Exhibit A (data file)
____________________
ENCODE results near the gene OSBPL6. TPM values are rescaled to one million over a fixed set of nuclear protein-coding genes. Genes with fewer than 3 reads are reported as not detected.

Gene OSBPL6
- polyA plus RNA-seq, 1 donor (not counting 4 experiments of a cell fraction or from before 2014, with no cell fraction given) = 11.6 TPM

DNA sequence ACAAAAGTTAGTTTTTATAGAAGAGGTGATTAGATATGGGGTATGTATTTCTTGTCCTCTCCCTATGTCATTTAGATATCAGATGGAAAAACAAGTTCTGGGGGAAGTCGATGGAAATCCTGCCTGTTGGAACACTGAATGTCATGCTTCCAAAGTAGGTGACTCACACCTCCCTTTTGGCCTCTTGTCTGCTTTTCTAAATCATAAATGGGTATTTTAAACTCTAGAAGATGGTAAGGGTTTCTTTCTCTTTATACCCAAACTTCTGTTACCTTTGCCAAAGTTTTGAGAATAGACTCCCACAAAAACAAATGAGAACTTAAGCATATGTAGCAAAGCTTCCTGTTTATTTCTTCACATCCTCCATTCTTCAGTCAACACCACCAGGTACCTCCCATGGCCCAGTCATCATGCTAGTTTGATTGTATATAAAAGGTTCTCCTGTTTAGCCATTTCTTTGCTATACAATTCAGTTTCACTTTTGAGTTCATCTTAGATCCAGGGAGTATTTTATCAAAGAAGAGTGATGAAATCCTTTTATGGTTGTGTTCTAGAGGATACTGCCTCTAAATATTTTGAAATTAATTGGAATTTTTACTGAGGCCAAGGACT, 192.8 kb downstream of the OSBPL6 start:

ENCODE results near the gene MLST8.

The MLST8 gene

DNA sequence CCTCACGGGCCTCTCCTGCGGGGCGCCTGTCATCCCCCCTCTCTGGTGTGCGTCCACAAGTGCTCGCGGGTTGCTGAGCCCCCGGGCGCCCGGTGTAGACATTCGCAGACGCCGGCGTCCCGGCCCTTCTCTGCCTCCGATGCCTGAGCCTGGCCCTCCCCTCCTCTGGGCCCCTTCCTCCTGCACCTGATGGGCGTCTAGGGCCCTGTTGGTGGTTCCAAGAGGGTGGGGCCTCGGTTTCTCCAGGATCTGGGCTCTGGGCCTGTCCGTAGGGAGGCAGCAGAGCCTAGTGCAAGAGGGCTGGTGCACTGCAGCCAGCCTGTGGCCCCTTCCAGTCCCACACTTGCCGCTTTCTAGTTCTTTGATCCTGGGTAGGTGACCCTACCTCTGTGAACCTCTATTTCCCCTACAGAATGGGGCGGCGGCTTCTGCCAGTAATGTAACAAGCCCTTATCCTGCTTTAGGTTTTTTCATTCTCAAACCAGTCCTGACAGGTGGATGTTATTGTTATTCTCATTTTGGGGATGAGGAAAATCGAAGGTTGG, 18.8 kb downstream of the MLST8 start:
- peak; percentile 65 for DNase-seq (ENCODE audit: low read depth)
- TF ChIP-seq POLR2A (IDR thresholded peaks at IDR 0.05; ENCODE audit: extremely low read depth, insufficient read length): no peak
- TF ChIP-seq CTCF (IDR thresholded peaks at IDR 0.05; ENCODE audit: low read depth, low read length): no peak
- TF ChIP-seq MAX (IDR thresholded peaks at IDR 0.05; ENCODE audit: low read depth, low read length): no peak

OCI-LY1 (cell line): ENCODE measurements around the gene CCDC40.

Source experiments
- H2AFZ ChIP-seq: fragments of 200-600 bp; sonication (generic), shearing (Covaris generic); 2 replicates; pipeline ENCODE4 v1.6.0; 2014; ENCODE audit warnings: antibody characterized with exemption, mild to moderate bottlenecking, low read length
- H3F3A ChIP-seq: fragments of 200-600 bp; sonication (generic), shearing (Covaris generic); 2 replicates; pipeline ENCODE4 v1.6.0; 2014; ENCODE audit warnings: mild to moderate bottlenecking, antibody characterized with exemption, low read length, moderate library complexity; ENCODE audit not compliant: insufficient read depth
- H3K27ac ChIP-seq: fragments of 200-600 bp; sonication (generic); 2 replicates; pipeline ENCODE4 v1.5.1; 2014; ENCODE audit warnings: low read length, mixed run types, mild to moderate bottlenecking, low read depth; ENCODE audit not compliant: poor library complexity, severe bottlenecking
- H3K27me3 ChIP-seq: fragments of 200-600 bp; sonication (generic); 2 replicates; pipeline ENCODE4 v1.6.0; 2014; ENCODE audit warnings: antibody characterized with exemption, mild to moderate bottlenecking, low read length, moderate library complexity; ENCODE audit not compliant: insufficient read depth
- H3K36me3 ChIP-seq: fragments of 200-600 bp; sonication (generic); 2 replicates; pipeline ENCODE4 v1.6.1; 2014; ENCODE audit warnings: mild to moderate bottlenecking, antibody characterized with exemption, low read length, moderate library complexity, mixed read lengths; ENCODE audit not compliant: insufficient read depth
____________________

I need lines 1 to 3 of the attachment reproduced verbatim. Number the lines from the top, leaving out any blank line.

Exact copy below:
ENCODE results near the gene OSBPL6. TPM values are rescaled to one million over a fixed set of nuclear protein-coding genes. Genes with fewer than 3 reads are reported as not detected.

Gene OSBPL6
- polyA plus RNA-seq, 1 donor (not counting 4 experiments of a cell fraction or from before 2014, with no cell fraction given) = 11.6 TPM